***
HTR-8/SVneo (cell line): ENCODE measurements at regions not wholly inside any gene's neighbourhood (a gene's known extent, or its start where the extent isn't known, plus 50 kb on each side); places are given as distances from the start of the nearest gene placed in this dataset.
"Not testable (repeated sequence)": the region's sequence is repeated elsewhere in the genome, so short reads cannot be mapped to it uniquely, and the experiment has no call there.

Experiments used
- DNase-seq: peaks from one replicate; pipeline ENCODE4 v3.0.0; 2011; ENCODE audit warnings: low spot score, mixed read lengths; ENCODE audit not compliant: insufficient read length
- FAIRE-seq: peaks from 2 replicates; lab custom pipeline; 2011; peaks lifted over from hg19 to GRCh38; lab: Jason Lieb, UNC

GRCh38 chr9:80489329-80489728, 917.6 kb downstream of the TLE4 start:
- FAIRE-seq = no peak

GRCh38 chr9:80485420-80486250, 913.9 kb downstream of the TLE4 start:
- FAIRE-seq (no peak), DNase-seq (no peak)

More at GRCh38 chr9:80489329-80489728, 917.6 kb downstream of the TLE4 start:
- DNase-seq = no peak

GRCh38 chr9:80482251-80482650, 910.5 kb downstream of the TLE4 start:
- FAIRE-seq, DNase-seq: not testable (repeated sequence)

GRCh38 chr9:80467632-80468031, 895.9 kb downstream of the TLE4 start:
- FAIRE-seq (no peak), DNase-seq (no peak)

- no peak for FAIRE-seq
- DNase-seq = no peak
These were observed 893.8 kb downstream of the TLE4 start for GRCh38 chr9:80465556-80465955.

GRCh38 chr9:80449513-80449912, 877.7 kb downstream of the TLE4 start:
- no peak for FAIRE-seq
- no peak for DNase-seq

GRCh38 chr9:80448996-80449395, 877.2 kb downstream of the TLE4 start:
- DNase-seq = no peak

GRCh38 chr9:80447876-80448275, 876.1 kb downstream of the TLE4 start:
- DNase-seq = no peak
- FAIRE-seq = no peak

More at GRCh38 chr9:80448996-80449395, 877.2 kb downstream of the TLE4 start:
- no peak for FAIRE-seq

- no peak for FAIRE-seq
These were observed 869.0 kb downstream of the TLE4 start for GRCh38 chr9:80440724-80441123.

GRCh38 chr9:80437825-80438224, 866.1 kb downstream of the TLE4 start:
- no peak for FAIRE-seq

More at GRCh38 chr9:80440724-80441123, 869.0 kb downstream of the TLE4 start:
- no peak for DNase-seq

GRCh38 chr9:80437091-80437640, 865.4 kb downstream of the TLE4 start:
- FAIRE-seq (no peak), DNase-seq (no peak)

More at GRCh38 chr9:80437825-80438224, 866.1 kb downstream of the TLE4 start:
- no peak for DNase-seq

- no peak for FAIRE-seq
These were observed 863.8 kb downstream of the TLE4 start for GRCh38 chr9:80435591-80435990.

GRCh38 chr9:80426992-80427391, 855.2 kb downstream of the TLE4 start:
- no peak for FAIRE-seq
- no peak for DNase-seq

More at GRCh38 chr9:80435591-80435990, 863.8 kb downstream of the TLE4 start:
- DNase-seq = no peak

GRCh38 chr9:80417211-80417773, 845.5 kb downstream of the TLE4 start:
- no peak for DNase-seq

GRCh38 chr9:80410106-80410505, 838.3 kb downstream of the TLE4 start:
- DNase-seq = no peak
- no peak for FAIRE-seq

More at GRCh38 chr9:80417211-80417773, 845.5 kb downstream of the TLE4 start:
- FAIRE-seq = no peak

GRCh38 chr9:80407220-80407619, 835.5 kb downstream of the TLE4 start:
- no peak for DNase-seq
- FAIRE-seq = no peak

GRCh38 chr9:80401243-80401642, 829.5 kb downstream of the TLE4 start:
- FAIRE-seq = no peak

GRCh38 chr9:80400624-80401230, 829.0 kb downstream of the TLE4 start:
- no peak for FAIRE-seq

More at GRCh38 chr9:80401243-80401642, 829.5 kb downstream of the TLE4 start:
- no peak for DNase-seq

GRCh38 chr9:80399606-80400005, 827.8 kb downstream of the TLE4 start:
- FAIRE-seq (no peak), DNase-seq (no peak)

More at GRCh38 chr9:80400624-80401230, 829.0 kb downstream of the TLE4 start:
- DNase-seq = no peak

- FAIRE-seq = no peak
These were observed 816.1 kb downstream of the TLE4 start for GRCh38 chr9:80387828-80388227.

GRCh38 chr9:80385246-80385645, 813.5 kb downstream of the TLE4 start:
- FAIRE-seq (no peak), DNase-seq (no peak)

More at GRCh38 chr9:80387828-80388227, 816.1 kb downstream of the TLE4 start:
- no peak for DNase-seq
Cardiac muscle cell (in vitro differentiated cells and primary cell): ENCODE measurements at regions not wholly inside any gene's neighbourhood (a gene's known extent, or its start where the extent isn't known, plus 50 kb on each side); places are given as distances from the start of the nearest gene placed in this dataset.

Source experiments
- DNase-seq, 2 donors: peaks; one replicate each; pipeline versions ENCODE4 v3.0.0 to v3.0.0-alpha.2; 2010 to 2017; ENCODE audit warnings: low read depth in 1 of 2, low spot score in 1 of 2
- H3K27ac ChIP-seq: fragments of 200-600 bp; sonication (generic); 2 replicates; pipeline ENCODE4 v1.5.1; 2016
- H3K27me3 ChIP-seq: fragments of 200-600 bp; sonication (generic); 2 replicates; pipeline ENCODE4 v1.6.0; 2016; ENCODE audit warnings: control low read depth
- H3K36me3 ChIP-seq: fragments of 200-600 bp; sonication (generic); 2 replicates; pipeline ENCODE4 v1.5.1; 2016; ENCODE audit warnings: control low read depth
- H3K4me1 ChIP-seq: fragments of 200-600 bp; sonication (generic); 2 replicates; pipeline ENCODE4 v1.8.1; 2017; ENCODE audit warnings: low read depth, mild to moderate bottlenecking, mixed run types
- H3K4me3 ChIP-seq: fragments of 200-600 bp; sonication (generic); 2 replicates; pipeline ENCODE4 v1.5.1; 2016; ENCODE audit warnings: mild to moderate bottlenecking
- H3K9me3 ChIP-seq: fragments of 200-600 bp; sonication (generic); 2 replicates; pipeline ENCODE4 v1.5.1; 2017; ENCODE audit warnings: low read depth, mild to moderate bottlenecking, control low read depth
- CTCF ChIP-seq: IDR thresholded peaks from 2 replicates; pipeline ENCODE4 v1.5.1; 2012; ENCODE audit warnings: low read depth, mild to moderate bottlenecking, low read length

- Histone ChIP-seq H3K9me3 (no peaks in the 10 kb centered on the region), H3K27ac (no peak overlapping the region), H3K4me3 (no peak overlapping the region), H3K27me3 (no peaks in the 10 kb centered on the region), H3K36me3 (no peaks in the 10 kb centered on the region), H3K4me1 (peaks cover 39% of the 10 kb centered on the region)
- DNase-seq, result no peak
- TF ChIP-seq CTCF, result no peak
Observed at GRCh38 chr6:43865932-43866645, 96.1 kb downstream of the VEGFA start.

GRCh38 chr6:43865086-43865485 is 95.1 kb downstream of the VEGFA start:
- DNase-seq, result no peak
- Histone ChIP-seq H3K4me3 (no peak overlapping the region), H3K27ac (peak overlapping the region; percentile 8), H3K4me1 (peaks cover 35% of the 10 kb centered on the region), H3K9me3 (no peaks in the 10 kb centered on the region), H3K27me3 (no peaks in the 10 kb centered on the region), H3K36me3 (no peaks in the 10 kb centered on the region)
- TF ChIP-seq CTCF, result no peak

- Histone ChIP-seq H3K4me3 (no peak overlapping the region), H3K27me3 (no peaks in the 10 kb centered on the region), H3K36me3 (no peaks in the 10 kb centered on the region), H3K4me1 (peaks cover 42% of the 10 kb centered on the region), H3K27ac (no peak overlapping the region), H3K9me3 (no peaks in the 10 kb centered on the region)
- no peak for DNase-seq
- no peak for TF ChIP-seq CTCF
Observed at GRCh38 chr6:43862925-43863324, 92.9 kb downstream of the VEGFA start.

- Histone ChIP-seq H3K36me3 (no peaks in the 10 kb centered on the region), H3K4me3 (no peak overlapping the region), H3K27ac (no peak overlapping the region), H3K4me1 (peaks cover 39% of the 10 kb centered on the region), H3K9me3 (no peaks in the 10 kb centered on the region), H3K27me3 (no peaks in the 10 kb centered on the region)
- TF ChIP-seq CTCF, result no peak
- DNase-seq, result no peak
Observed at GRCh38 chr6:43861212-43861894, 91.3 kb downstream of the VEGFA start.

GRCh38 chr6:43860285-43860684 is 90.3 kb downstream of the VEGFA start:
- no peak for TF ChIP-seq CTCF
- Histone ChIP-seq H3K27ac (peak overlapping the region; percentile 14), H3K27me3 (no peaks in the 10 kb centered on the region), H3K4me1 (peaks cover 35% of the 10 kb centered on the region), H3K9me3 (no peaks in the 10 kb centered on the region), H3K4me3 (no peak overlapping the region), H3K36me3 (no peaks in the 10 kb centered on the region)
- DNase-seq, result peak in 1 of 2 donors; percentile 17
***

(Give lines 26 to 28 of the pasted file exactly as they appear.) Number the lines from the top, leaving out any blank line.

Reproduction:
- FAIRE-seq = no peak

More at GRCh38 chr9:80448996-80449395, 877.2 kb downstream of the TLE4 start:
- no peak for FAIRE-seq